Seven Brown Eggs

March 9, 2011 § Leave a comment

Seven brown eggs

that March morning.

Around the yard,

the birds flapped

and clucked, their feet

reaching like claws

to grasp the ground.


In that same yard,

children from Paris

wore fat mittens and

shiny, puffy coats.

School was fun today!

So they ran squealing

after the strutting birds.


I, the American, stood

still in old clothes, my

mother’s striped wool hat,

glancing now and again

at la maitresse, the teacher,

too shy to try out my French.

She spoke so quickly, so curt.


I found the quieter ones,

the girl with tender, curious

brown eyes, the round-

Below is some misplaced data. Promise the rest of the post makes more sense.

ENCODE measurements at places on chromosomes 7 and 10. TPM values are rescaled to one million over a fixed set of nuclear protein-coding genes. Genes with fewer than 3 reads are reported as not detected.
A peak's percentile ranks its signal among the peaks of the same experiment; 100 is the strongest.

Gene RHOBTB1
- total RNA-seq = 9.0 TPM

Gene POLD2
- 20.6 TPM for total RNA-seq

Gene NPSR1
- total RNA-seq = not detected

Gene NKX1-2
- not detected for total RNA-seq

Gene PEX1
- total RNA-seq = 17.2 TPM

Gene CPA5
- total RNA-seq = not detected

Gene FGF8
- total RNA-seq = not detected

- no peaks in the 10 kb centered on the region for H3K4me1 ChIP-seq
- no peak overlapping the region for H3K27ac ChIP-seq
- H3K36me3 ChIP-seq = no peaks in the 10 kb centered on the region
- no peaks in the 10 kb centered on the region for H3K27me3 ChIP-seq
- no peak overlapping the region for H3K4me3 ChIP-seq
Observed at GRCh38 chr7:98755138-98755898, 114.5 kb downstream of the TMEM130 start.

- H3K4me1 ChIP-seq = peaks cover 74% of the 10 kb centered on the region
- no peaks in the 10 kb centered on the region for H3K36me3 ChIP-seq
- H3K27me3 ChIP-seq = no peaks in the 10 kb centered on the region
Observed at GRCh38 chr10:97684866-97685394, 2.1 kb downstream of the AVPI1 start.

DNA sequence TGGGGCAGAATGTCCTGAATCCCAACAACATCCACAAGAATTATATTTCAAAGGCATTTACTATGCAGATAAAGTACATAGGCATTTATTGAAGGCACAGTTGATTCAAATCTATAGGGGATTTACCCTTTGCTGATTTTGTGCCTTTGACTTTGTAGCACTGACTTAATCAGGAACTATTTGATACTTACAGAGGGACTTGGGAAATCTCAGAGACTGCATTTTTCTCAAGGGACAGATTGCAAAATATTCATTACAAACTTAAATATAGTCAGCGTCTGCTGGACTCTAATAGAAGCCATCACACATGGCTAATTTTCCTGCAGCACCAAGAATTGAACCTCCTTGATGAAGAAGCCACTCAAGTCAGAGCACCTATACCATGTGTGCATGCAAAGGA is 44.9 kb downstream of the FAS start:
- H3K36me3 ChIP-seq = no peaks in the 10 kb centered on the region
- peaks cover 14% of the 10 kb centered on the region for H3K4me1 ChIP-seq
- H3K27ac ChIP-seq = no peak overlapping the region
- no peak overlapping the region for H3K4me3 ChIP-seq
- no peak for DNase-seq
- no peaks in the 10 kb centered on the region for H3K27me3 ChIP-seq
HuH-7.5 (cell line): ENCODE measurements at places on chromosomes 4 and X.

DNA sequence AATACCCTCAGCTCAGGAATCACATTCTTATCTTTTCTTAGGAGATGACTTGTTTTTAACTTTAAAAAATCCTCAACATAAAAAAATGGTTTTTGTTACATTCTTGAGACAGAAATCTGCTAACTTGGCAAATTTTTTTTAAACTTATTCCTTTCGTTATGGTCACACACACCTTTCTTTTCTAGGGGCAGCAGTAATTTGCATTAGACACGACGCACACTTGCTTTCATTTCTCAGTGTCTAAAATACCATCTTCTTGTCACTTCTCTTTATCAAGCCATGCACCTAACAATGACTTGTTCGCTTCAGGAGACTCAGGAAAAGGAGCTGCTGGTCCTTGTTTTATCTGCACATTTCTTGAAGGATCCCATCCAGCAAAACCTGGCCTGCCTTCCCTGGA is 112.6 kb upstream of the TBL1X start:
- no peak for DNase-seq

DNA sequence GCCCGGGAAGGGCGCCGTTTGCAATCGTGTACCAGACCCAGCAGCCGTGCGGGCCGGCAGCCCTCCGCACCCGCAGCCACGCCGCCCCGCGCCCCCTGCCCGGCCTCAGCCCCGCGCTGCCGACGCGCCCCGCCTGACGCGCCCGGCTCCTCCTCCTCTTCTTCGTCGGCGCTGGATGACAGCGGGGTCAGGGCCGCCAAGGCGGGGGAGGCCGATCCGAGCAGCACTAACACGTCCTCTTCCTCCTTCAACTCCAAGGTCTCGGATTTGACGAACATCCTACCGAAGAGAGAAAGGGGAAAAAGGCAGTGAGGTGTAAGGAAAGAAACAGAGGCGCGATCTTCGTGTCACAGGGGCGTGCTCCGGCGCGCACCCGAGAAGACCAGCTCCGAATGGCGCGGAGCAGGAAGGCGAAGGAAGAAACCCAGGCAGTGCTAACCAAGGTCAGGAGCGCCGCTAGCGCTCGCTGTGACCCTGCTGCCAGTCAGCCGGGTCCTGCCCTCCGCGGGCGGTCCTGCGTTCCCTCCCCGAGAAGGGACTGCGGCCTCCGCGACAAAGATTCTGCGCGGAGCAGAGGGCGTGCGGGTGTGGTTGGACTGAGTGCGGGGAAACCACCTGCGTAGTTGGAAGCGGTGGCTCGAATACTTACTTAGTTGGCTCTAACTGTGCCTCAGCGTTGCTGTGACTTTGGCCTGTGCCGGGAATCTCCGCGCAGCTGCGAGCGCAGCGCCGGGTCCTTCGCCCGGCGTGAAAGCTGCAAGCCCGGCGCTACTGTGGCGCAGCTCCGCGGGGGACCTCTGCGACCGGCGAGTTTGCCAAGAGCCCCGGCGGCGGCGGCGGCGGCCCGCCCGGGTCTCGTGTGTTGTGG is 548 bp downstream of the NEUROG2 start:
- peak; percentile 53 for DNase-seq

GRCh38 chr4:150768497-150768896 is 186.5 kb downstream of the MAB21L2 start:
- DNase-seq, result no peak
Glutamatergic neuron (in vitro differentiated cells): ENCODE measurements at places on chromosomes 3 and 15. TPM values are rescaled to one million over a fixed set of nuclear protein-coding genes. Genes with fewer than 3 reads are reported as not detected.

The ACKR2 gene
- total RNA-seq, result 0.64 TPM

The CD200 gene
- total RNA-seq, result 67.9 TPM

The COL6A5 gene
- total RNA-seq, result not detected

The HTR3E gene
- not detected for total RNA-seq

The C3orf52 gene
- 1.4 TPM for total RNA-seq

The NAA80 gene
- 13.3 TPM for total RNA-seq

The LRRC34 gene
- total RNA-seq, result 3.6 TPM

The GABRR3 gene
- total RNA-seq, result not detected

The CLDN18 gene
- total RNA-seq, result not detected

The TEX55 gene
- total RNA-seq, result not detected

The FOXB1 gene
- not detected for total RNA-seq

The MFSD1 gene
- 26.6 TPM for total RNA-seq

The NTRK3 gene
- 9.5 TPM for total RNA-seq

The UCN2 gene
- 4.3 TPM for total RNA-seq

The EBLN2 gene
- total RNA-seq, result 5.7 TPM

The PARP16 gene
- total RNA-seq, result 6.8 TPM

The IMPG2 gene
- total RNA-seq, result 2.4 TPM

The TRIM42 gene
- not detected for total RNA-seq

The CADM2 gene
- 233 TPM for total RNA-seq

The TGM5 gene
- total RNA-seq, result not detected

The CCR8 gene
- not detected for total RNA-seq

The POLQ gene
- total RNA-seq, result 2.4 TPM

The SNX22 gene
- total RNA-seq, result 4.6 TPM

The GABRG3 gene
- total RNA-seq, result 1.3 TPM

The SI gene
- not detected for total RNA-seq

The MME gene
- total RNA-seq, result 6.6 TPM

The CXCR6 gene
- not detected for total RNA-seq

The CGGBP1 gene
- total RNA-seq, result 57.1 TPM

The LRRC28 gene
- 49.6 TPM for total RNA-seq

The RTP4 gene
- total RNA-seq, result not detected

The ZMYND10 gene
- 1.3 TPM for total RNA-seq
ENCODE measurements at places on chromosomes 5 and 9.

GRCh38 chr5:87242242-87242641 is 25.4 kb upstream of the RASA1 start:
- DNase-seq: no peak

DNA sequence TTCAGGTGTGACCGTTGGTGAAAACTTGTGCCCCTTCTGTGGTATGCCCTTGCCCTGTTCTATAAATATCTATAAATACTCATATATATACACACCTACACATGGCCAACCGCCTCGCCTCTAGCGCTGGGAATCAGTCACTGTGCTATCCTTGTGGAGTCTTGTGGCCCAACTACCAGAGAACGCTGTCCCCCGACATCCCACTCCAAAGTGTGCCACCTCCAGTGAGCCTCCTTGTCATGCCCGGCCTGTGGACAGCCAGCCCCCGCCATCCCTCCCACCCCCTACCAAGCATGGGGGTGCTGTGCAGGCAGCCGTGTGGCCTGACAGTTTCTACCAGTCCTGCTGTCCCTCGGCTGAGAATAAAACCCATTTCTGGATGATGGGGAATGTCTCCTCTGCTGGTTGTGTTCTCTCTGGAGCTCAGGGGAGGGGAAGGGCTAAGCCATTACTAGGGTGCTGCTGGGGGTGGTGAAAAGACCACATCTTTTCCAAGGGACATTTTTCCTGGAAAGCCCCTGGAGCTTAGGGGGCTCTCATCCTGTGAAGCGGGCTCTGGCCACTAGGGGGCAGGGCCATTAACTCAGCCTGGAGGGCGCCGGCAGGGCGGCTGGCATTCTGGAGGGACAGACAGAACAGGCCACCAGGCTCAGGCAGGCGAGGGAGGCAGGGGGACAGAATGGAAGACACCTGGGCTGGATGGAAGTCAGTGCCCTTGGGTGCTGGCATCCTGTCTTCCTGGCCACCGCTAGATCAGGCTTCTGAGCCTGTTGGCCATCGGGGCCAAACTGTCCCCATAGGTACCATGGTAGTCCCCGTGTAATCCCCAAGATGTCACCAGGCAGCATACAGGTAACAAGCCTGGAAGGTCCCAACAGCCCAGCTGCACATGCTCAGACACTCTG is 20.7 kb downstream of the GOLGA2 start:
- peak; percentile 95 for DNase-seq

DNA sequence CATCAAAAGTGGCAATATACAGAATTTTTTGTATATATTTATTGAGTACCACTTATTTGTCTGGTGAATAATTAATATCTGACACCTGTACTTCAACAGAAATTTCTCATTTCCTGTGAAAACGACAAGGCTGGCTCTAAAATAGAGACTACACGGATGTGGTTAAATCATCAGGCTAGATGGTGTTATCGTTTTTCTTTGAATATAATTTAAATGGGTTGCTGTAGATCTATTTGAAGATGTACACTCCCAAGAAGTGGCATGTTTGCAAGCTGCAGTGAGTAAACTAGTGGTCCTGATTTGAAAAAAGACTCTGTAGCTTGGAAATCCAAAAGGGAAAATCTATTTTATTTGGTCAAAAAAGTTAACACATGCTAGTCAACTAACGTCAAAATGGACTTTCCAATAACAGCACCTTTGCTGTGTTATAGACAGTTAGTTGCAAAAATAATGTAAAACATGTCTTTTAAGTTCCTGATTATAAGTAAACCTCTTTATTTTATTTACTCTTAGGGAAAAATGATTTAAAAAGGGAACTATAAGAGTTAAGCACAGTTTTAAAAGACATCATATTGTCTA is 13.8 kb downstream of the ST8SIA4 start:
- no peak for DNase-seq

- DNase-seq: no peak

cheeked boy who hung

in corners and yet released

a huge smile when he

saw me smiling back.


Together, we collected

the eggs in a green plastic

bucket. Inside the shed’s

shadows, straw, fallen

feathers. And this place

far from all of our homes


became home. Ours.

For that short moment

these were my children

and my chickens, this

barnyard mine, and theirs.


Smoothing our fingers over

the fawn-brown eggs,

handing them one to another

watching them nestle in

the bottom with bits of straw


and counting: Un, deux, trois,

quatre, cinq, six, sept! Sept oeufs!

We beamed, without speaking,

as if we had laid them ourselves

while the others raced around

squawking and laughing

on our little Normandy farm.

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